In some instances, the family of the patients also have to pay in order to get hospital bed for their sick ones. When your see your father almost dying and someone ask you to pay GHC 1,000 so they can get him a bed for treatment, you will almost certainly pay even if you do not have that money at that time. Doctors and nurses actually take advantage of desperate families of a sick person in order to extort money and claim they have arranged special beds for them. Beyond the #NOBED let’s look at the #Extortions
Another question that arise is why private ambulances should dominate the scene. No too long ago, we were discussing the fact that the National Ambulance service has only 55 ambulances in commission. We have made comparisons with the fact that all 275 members of Parliament have V8 cars. We did not even talk about the Judges, the President and his presidential staffers. That will even not make you cry. The National Ambulance service which is supposed to have staff in all districts by law, actually pay a lot of people on monthly basis for no work done. They have employed them as paramedics in most places with no vehicle, no Phone, no equipment’s to work with. These paramedics and drivers draw their salaries on monthly basis and have their time to do whatever they want. This links me in on the weak administration we have in the health system.
I am not by any means accusing Doctors and Hospital staff without any course. Of course, the Ghana Health Service (GHS) is also to be blamed. We very often talk about training and recruiting the right people in this country without talking about supervision. Most people will actually not do the right thing when they are not supervised. I dare say that the Ghana health serves has a very weak supervision regime which also has contributed to this industry that allows hospitals to turn away sick persons in order to profit. Without effective supervision in the health systems, things like this will continuously happen. We in Ghana are still using paper files to manage hospital. Why can’t the GHS implement an automated system that registers the number of beds in the system as well as the number of patients admitted in each hospital? This will make it very easy for them to see what is happening in all hospitals. Instead, we still run a paper file system which even contributes to the delays that are associated with going to hospitals. Beyond the #NOBED lets also look at the #WEAK HEALTH ADMINISTRATION.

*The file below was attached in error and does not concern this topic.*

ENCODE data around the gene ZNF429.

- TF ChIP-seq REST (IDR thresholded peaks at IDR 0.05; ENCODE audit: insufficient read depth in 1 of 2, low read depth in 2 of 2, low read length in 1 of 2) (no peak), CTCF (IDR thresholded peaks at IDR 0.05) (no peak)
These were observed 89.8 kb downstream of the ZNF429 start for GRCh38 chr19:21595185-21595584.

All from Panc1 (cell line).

Genuinely, the doctors also have a point. They are simply overwhelmed a lot of the times with their work. With 30 million Ghanaians, the Ghana Medical Association membership is not more than 17,000. I do not know how many of that number is into specialised practice. But it simply means that every doctor has about 1,764 patients to take care of. That is even if all of them are into general practice. This must present a very difficult situation for Doctors especially when we are not able to prevent some preventable disease such as Malaria, Cholera etc.
Typically, in most public hospitals in Ghana, you would see a long queue of about 100 people going to see a single doctor every day. No wonder the nurses and doctors usually do not have enough time for us. They just want to finish dealing with you so the next person comes. With all of this insight, our medical schools still reject students who get Excellent in 7 subjects and get very good in 1 subject (7As and 1B). Beyond the #NOBED let’s look at the #NoChair in the medical schools.
This year the University of Ghana Medical Centre has been in the news for obvious reasons. It was built by the Mahama Administration, therefore, the Nana Addo Administration is not too happy to open it. I have also seen another video of a Community Hospital in Amasaman built by the Atta Mills Administration. It was not opened by the Mahama Administration and it has not been up for the Nana Addo's team to even consider. There are several Health Projects, started by different political Regimes which have been abandoned just because we had a new government. Beyond the #NOBED let’s look at the #Evil Politics of our political leaders.